Monday, July 7, 2014

Conceptual vs. logical modeling, part III

Conceptual vs logical modeling of Referential Integrity

In the previous post, a somewhat detailed inspection was made of :

(a) how popular modeling approaches support the documenting of a very common class of database constraints, categorizable as "uniqueness constraints"
(b) how those modeling approaches get into problems when the task is to document _all_ the uniqueness rules that might apply to some component of some design (and how in practice this effectively leads to under-documenting the information model)
(c) how those same modeling approaches also get into problems when the task is to document certain other database constraints that also define "uniqueness" of some sort, just not the sort usually thought of in connection with the term "uniqueness".

This post will do the same for another class of constraints of which it is commonly believed that they can be documented reasonably well, i.e. the class of "foreign key" constraints.  Whether that belief is warranted or not, depends of course on your private notion of "reasonable".

Reverting to the "Assets" example model referenced in the initial post of this little series, we see the "Assets" entity has two relationships to "parent" entities.  They respectively express that each Asset "is of some category", and "is of some Asset_type".  (Aside : the explanations in the "Asset_Categories" entity are suspiciously much alike the three "Asset Detail" entities at the bottom, betraying a highly probable redundancy in this model.  But it will make for an interesting consideration wrt views.  End of aside.)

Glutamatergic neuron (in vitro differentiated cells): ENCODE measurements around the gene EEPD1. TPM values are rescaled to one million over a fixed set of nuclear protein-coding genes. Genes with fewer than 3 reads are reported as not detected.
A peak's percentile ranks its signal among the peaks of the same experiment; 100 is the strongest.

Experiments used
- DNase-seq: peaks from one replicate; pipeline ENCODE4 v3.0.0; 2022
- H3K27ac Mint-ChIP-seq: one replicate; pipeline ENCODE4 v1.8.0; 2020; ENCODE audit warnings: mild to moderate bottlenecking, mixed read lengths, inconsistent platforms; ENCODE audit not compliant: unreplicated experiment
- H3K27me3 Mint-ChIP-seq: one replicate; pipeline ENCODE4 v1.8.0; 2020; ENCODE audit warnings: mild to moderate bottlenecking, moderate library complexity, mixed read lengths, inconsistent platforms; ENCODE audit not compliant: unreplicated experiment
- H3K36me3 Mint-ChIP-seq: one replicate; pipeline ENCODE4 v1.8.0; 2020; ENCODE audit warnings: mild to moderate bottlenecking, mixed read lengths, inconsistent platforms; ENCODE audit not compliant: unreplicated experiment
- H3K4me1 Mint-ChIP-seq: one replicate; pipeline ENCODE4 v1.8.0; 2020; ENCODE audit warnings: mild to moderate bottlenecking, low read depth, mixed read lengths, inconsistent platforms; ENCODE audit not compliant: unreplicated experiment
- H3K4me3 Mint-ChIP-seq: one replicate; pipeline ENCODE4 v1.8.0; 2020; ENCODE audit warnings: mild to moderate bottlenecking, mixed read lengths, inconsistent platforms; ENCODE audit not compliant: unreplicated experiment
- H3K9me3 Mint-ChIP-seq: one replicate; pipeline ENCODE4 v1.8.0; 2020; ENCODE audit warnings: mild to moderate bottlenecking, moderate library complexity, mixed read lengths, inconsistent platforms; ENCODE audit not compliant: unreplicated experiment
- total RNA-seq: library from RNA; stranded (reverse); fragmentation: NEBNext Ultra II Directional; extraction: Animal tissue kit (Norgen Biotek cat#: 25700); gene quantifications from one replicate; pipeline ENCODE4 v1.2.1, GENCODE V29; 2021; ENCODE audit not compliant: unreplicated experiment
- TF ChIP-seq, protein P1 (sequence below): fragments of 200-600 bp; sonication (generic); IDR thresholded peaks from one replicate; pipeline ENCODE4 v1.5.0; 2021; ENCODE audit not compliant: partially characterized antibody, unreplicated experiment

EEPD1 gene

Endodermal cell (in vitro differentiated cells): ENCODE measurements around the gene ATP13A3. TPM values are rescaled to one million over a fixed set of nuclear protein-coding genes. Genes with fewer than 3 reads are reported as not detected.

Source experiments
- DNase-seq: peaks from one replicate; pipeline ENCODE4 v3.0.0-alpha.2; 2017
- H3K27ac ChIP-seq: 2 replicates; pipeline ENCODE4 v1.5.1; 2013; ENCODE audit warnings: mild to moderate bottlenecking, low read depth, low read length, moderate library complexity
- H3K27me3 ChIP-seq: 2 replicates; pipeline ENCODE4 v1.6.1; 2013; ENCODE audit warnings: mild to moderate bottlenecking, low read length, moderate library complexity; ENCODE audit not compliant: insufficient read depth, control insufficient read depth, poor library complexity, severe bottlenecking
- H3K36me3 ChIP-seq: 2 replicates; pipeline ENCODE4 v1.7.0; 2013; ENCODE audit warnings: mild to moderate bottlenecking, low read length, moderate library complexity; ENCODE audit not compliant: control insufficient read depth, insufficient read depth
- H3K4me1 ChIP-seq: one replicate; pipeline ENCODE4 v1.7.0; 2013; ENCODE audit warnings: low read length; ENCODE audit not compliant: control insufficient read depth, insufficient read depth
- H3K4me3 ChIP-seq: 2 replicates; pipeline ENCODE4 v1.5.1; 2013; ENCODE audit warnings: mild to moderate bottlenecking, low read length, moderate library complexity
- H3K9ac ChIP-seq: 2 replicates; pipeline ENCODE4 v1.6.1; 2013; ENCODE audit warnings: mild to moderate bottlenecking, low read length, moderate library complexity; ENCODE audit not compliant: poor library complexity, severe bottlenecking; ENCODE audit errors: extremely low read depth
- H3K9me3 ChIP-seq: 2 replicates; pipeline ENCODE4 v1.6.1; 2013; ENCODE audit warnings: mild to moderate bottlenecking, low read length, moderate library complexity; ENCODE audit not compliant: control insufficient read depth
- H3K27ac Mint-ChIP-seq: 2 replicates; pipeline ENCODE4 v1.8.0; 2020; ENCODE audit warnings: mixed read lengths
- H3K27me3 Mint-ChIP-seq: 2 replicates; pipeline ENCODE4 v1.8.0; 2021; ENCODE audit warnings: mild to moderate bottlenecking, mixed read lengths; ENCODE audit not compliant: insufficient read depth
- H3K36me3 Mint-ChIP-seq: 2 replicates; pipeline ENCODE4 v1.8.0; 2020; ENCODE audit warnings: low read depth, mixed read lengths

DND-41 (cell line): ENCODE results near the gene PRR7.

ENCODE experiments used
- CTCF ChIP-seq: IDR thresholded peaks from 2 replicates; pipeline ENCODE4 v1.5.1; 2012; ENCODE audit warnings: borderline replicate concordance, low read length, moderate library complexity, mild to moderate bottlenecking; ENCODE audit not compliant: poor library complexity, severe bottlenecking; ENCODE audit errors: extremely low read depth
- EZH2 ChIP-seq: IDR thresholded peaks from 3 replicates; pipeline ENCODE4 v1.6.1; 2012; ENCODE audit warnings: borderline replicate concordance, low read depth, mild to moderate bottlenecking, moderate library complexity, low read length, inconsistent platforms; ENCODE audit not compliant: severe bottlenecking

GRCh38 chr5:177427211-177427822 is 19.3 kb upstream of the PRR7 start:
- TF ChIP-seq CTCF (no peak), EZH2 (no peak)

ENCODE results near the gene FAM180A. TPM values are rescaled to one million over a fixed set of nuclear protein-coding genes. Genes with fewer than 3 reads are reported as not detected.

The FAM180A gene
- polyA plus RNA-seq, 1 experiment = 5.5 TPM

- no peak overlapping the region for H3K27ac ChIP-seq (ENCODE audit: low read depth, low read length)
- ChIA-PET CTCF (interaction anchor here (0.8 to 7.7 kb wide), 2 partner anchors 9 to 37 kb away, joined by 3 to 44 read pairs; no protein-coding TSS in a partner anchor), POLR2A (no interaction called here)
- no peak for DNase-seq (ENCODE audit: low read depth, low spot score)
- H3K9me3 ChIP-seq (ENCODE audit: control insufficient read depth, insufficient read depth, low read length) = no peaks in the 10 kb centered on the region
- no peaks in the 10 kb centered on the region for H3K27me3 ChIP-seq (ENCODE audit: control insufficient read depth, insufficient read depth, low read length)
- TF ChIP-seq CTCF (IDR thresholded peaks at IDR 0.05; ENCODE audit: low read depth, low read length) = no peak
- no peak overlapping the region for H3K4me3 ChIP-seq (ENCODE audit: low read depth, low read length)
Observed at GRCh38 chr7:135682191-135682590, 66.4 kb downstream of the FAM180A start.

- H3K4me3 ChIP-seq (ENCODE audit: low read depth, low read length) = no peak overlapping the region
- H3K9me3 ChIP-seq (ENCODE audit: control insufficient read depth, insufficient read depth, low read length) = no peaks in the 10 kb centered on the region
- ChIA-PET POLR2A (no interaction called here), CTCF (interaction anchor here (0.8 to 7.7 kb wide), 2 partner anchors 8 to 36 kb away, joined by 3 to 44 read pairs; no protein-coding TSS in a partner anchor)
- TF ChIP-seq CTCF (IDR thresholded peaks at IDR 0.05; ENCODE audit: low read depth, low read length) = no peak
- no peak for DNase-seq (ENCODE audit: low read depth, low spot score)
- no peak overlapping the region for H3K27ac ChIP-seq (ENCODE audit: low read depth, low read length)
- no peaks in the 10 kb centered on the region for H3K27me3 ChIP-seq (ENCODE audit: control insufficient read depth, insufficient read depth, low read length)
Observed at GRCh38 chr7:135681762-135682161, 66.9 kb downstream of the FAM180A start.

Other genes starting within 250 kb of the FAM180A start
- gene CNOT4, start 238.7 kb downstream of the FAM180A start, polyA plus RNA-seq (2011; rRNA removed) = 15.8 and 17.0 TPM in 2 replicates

What is _not_ expressed in models such as the one given.

Assets has two distinct relationships to "parent" entities.  That means that there will be _some_ attribute identifying, for each occurrence of an Asset, which Asset_Category and which Asset_Type it belongs to (it was already observed that some dialects omit these attributes from their rectangles, this changes the precise nature of the "problem" here only very slightly).  But what is _not_ formally and explicitly documented here, is _which_ attribute is for expressing _which_ relationship.

Now, in this particular example, of course it is obvious what the true state of affairs is, because the names of the attributes are identical between "child" and "parent" entity.  But this rule/convention as such is certainly not tenable in all situations, most notably in bill-of-material structures :

+---------------+   +----------------------------+
+---------------+   +----------------------------+
! ThingID    ID !--<! ContainingThingID       ID !
+---------------+   ! ContainedThingID        ID !

So _conventions_ will obviously have to be agreed upon to help/guarantee full understanding, or else guesswork may be needed by the reader of such models, and that guesswork constitutes tacit assumptions of some sort, even if there is 99.9999% likelihood the guesswork won't be incorrect.

We've stated that it cannot be documented "which attribute is for expressing which relationship".  A slight moderation is warranted.  It is perfectly possible to convey this information by making the connecting lines "meet the rectangles" precisely at the place where the attribute in question is mentioned inside the rectangle (that is, of course, if it is mentioned there at all).  Kind of like :

+---------------+    +----------------------------+
+---------------+    +----------------------------+
! ThingID    ID !-+-<! ContainingThingID       ID !
+---------------+ +-<! ContainedThingID        ID !

This technique documents reasonably well that the relevant attribute pairs are (ContainingThingID, ThingID) and (ContainedThingID, ThingID).

It will be clear that this will work well only for "singular" (non-composite) FKs, and at any rate even then any possibility of crossing lines or so might lead to some degree of obfuscation.  (Once again, I leave it for you to ponder whether the popular belief that composite keys aren't such a very good idea, is due precisely to these notational problems.  "You shouldn't do that because you can't document it in the drawings.")